Changes in Our Marriage

By Keith Miller | January 26, 2011

Dear Keith, last year at this time my marriage was beautiful.  We could tell each other anything, were very much in love, and enjoyed being together and with the children.  We realized how good things were and swore we’d always keep them that way.

But a year later everything seems to have fallen apart.  My husband and I can’t even talk about it without getting mad.  We both love God and go to church.  Is it normal for a good Christian marriage to change when neither party wants it to?  Why would our relationship change so drastically?

Good question.  Of course I don’t know why your relationship with your husband has changed.  But I can say with some conviction that I would be very much surprised if it hadn’t.  Good marriages I know about do change.

If one (or both) of the parties in a close relationship changes as an individual, then the previous balance of the marriage relationship is automatically changed.  And in periods of rapid development in a man’s or woman’s life, which may include a significant promotion at work, the birth of a child or one party gaining important insights or changes in self-concept, the existing relationship in the marriage may be in for quite a storm.  For  instance, a man may realize he’s been acting like a little boy and avoiding some decisions he should make as a husband and father.  So he steps up and starts making these decisions, and his wife is hurt—thinking he no longer trusts her to make them.

The most helpful thing I can do in our changing marriage is to keep communicating with my wife about what I am discovering and try to keep listening to her.  But if we start being too busy to visit with each other alone, changes and irritations can build up until they are too big to handle easily.  When these periods happen we often avoid communicating about personal discoveries and pains at all.  It sounds crazy because we both know we should talk things through, but neither of us wanted to face the anger, etc. that can be part of the process.  One thing that has helped is that we have located a counselor who understands us both, and we call him when we need to.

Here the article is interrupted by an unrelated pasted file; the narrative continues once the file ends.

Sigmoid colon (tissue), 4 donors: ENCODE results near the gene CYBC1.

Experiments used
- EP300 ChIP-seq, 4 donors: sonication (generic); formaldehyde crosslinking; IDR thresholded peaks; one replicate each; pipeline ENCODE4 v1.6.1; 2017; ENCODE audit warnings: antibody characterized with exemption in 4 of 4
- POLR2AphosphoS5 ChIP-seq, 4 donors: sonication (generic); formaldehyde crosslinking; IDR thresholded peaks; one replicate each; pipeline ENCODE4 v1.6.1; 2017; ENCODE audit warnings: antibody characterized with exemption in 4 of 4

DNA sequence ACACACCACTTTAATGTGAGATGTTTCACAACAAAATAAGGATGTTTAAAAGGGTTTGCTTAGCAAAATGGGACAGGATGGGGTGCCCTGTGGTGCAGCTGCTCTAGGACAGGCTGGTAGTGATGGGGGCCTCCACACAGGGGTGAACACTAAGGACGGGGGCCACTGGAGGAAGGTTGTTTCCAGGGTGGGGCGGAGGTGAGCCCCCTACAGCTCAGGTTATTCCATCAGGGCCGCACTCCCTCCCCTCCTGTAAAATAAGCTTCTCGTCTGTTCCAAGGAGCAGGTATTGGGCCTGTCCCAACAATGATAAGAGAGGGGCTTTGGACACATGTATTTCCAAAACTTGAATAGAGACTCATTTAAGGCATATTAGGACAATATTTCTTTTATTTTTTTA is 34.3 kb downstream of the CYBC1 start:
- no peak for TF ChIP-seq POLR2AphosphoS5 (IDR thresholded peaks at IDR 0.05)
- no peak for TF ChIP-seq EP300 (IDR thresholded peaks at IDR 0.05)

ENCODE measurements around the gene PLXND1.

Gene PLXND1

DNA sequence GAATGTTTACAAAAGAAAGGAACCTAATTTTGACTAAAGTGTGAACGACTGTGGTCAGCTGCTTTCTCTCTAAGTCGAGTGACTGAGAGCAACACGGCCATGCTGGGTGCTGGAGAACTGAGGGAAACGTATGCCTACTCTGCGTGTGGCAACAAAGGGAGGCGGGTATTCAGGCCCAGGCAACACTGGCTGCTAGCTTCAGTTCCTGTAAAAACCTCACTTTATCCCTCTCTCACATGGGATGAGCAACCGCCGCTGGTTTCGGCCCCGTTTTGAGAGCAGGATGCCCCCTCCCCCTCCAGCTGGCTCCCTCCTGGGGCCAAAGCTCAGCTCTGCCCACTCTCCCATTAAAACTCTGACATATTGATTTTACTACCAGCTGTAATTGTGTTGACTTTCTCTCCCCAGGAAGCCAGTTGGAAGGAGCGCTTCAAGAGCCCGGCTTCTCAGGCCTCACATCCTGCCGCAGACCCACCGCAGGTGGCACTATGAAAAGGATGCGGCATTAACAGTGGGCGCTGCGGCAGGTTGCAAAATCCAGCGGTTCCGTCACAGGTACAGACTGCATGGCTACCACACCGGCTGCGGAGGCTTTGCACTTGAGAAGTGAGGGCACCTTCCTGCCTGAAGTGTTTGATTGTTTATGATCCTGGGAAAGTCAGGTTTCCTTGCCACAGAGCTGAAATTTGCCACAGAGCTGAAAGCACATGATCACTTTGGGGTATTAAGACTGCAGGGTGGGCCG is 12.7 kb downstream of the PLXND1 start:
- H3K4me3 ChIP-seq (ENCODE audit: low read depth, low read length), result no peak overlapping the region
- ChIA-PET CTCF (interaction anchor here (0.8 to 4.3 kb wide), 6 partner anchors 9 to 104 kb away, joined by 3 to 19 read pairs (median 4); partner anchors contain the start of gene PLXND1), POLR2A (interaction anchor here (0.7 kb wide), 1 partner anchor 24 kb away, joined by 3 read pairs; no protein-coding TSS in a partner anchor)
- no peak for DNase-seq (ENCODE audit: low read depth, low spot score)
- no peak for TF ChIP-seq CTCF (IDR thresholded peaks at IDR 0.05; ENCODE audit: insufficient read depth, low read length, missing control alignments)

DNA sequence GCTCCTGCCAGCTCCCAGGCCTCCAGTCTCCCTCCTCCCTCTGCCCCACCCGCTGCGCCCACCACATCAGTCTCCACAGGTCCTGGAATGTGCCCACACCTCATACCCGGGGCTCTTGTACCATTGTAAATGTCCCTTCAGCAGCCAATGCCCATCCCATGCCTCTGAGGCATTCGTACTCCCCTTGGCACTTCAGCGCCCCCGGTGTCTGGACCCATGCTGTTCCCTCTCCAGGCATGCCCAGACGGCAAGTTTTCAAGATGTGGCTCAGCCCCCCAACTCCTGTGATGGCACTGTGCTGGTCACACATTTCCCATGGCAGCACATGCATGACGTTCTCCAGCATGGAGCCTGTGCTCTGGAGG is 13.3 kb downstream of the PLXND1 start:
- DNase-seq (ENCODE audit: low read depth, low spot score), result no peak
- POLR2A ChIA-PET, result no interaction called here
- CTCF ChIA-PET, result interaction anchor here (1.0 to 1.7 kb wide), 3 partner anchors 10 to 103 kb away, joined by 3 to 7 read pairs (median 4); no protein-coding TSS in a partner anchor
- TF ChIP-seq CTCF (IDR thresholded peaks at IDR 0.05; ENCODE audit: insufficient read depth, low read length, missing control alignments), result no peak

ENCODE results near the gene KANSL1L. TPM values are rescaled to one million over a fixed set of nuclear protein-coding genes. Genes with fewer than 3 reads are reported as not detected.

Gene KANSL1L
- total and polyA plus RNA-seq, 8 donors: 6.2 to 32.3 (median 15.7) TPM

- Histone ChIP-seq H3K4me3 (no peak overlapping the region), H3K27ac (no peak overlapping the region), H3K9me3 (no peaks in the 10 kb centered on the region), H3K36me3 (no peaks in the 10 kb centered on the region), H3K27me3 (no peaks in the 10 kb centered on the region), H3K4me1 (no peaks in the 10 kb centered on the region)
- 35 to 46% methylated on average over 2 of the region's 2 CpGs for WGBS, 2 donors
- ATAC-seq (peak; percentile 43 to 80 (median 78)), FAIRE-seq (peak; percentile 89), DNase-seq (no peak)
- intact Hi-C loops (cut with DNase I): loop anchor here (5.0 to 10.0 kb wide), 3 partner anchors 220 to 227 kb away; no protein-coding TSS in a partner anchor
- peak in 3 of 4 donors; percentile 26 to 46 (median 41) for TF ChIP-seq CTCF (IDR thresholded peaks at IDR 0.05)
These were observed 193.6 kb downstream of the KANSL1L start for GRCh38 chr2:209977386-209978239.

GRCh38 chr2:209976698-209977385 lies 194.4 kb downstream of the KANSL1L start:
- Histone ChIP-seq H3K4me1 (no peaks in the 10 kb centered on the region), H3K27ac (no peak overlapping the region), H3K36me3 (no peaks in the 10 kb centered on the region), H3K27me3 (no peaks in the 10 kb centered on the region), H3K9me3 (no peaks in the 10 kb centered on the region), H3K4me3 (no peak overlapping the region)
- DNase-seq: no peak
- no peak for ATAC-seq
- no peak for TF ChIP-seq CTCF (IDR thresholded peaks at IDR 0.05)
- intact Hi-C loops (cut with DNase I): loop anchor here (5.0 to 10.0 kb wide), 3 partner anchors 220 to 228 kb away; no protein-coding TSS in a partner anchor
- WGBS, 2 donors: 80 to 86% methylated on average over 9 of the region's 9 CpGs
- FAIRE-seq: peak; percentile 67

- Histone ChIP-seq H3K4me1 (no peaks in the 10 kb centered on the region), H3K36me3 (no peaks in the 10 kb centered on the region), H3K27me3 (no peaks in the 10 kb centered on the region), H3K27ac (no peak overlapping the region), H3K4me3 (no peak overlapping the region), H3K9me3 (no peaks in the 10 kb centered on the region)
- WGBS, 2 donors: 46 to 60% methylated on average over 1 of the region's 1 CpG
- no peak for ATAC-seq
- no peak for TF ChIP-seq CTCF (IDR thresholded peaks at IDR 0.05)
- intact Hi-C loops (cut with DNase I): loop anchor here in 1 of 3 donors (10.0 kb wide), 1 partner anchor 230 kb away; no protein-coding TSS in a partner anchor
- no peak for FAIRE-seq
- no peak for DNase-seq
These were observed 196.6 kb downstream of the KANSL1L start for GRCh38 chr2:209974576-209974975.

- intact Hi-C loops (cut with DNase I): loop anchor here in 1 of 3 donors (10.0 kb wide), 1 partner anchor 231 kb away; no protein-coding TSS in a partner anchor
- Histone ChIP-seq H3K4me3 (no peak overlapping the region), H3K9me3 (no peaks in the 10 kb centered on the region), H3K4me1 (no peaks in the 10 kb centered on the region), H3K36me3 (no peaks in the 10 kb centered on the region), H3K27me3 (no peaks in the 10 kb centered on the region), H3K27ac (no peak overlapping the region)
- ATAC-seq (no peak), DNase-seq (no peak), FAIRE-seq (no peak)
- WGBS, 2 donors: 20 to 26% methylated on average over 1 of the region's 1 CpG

A very good aspect of this business of a “beautiful” period being followed by a hard one is that when two people get some problems solved and feel very close, a feeling of new security often develops in the relationship.  And one party or the other may feel safe enough at last to bring out (or act out) problems which were “too dangerous” before the beautiful period—and all hell seems to break loose right in the middle of the peace.

Sorry I can’t tell you why things have changed for you and your husband.  Everything is going well in our house right now, but next week I may be wanting to write to you about what happened to us.  Keeping the communication lines open is not easy for busy people.

Lord, I don’t understand why good relationships can become difficult, and why it is so hard to resolve the problems that cause the difficulty.  So often I’m tempted to sweep these issues under the rug and pretend everything is as good as “it used to be.”  Help me to realize that hard times are “normal” in most relationships and lead to growth.  Help me to recognize when things seem difficult for me and be willing both to talk to and listen to my wife instead of sweeping problems under the rug and faking it.  In Jesus’ name, amen.


But Jesus said, “Not everyone is mature enough to live a married life. It requires a certain aptitude and grace. Marriage isn’t for everyone. Some, from birth seemingly, never give marriage a thought.  Others never get asked—or accepted.  And some decide not to get married for kingdom reasons.  But if you’re capable of growing into the largeness of marriage, do it.” Matthew 19:11, The Message

“One advantage of marriage is that, when you fall out of love with him or he falls out of love with you, it keeps you together until you fall in again.” Judith Viorst, American Poet and Author

“Compromise, if not the spice of life, is its solidity. It is what makes nations great and marriages happy.” Phyllis McGinley, American Poet and Author

Topics: Christian Living, Weekly Devotional | Comments Off on Changes in Our Marriage
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